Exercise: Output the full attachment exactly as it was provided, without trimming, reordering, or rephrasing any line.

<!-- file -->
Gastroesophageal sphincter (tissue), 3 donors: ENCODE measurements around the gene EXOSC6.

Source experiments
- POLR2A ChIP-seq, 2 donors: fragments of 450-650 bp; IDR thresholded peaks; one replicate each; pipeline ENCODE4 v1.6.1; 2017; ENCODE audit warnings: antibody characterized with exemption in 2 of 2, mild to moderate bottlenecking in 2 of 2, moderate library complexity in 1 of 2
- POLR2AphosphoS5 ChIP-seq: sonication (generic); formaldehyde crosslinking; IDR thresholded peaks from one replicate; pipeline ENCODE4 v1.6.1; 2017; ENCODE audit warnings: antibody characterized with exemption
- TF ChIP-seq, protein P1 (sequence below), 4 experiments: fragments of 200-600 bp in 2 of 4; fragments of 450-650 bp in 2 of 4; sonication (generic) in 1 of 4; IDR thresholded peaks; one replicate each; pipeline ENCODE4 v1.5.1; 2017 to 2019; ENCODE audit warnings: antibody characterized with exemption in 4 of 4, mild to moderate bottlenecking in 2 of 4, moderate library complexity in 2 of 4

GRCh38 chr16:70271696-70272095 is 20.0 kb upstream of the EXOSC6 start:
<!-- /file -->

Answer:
Gastroesophageal sphincter (tissue), 3 donors: ENCODE measurements around the gene EXOSC6.

Source experiments
- POLR2A ChIP-seq, 2 donors: fragments of 450-650 bp; IDR thresholded peaks; one replicate each; pipeline ENCODE4 v1.6.1; 2017; ENCODE audit warnings: antibody characterized with exemption in 2 of 2, mild to moderate bottlenecking in 2 of 2, moderate library complexity in 1 of 2
- POLR2AphosphoS5 ChIP-seq: sonication (generic); formaldehyde crosslinking; IDR thresholded peaks from one replicate; pipeline ENCODE4 v1.6.1; 2017; ENCODE audit warnings: antibody characterized with exemption
- TF ChIP-seq, protein P1 (sequence below), 4 experiments: fragments of 200-600 bp in 2 of 4; fragments of 450-650 bp in 2 of 4; sonication (generic) in 1 of 4; IDR thresholded peaks; one replicate each; pipeline ENCODE4 v1.5.1; 2017 to 2019; ENCODE audit warnings: antibody characterized with exemption in 4 of 4, mild to moderate bottlenecking in 2 of 4, moderate library complexity in 2 of 4

GRCh38 chr16:70271696-70272095 is 20.0 kb upstream of the EXOSC6 start: